Omishima Guide

Japan City Guides: Omishima

Omishima Art and Architecture 大三島

Jake Davies

July, 2016

The islands of the Seto Inland Sea between Shikoku and Honshu have become world famous as a destination for art lovers, primarily through the island of Naoshima, where the Benesse Corporation have built numerous world-class museums and other art-sites and installations.

From Naoshima Benesse expanded their art sites to several neighbouring islands, and since 2010 the Setouchi Triennale Arts Festival takes place on a full dozen of the islands and also Takamatsu on Shikoku.

However, at the western end of the Inland Sea, the group of islands that comprise the Shimanami Kaido, is home to a variety of art museums and installations, that while maybe not as well known as those around Naoshima, are also not as crowded nor as expensive.

Omishima Museum of Art, Omishima.
Omishima Museum of Art, Omishima
Tokoro Art Museum.
Tokoro Art Museum

Ikuchijima Museums

Ikuchijima, for instance, is home to the Hirayama Ikuo Art Museum devoted to the works of the major Nihonga painter, the Island Wide Art Museum, consisting of 17 large scale sculptures dotted around the island, Miraishin no Oka, a hilltop covered in 5,000 square meters of gleaming Carrara marble topped with sculptures made of the same marble by sculptor Kazuto Kuetani, and the Kosan-ji Museum housing a major collection of Buddhist art as well as tea ceremony utensils.

Omishima Art Museum

The neighboring island of Omishima has even more art establishments. Most visitors to Omishima will be heading for the Oyamazumi Shrine, whose museum has the greatest collection of historical samurai weaponry and armour in the whole of Japan. Just opposite the entrance to the shrine is a rather distinctive A-frame structure, the Omishima Art Museum.

Opened in 1986, the Omishima Art Museum shows a wide range of contemporary Nihonga, Japanese style paintings, of which the museum has already built up a collection of over 1,000 pieces including works by Yukio Umehara, Hatanaka Hikaritoru, Masaru Matsumoto, Shigeki Murata and Chinami Nakajima.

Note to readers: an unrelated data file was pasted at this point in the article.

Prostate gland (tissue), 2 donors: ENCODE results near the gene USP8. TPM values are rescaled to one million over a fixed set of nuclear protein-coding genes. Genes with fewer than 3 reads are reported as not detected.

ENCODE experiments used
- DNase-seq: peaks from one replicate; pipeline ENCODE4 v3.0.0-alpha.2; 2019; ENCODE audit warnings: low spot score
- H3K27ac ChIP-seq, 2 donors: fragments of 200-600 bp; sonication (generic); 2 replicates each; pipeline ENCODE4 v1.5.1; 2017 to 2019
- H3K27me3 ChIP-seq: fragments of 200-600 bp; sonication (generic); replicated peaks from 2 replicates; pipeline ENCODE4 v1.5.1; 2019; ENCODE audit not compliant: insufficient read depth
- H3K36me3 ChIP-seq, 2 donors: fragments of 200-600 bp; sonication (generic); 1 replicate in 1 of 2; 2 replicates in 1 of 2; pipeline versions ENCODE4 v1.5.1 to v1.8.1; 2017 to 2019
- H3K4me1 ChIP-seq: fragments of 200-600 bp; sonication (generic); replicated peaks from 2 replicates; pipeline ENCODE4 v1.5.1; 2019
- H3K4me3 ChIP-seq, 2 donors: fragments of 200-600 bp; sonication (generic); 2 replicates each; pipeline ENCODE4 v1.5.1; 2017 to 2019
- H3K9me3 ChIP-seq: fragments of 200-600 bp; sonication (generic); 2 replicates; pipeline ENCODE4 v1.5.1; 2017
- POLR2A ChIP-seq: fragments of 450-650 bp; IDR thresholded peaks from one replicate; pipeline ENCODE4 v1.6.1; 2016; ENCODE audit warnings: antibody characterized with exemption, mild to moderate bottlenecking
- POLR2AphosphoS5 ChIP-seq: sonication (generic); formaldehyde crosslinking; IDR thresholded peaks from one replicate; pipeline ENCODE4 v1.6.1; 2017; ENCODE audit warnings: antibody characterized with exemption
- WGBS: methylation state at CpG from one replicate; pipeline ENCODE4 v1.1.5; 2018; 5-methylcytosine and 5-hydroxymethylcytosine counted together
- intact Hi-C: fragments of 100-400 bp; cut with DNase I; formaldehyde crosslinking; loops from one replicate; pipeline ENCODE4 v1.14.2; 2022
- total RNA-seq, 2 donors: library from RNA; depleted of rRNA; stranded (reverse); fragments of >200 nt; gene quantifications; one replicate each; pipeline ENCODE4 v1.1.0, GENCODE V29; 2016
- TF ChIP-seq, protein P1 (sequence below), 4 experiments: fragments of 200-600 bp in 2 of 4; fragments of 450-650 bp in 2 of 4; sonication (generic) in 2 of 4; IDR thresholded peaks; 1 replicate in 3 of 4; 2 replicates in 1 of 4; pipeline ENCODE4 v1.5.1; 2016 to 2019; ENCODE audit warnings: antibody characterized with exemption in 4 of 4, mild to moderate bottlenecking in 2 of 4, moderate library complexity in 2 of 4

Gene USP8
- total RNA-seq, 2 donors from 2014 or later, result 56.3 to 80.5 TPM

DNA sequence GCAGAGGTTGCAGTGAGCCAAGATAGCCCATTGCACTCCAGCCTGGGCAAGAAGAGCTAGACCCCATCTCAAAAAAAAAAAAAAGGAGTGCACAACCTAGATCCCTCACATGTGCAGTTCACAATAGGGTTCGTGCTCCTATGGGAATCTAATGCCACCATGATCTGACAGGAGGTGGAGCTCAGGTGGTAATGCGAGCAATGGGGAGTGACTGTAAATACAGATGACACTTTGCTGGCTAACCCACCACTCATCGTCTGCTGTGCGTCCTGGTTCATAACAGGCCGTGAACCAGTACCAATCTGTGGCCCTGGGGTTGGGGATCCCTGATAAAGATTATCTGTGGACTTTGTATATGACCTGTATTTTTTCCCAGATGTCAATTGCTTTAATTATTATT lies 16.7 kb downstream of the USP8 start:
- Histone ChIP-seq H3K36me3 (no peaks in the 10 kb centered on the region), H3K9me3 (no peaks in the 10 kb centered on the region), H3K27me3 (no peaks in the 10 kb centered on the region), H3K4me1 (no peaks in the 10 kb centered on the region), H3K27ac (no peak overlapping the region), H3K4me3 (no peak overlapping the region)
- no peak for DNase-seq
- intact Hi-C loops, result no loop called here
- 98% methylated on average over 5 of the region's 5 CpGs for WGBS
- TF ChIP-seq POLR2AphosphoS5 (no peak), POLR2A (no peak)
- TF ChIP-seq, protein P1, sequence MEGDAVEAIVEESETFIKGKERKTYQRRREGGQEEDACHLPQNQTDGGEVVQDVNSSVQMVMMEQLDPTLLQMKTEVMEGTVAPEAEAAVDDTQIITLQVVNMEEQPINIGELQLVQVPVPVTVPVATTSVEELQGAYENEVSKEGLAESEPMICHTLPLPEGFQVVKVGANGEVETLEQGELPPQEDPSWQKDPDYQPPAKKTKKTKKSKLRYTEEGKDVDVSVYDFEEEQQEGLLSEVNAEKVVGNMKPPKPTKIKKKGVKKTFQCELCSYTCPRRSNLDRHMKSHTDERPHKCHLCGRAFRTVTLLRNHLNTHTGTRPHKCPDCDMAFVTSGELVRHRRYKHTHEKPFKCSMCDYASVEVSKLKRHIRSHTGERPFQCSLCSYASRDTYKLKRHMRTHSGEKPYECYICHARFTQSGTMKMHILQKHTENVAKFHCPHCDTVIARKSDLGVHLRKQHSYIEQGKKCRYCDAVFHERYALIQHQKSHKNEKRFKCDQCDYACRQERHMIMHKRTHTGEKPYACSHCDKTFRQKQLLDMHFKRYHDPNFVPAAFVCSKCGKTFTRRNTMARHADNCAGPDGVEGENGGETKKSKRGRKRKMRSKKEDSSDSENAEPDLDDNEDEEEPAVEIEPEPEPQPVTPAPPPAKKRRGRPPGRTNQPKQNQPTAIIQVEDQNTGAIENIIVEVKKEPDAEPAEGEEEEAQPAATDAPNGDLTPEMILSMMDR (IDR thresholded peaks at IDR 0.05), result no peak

Large scale works by Toshio Tabuchi are on permanent display, but the three other galleries have continuously changing temporary exhibitions, often on seasonal themes. For a provincial museum, the exhibits are of quite a high quality and diversity.

Omishima Museum of Art
9099-1 Miyaura, Omishima-cho, Imabari, Ehime 794 1304
Tel: 0897 82 1234
Open from 9am to 5pm. Closed Mondays and over the new year.
Entry for adults, 500 yen, students 250 yen, under 18's free.

Murakami Santo Memorial Hall

Across on the other side of the island, near to where the bridges connect to the Shimanami Kaido, is a museum that might be worth visiting if you have a big interest in calligraphy (shodo).

Claiming to be the biggest museum of calligraphy in Japan, the Murakami Santo Memorial Hall displays calligraphy and calligraphy materials mostly from the noted calligrapher Murakami Santo who was born nearby. Probably not of much interest unless you are really into calligraphy.

Murakami Santo Memorial Hall
7505 Inokuchi, Kamiura-cho, Imabari-shi, Ehime 794-1402
Tel: 0897 87 4288
Open from 9am to 5pm. Closed Mondays and over the New Year.
Entry, 500 yen for adults.

Tokoro Art Museum.
Tokoro Art Museum

Tokoro Art Museum

The real gems of the Omishima art scene though, can be found in the remote southwest coast of the island where there is a cluster of three unusual museums.

The first one reached either by infrequent local bus, car, or bike if you are cycling the Shimanami Kaido, is also the first one built, in 2004, and you will be struck by its unusual architecture and location.

Situated high on a very steep slope with fantastic views over the surrounding islands is the Tokoro Art Museum. It's hard to imagine building on such a steep site, but the structure is very simple - two parallel concrete walls running down the slope topped by a curved wooden lattice supporting a translucent roof.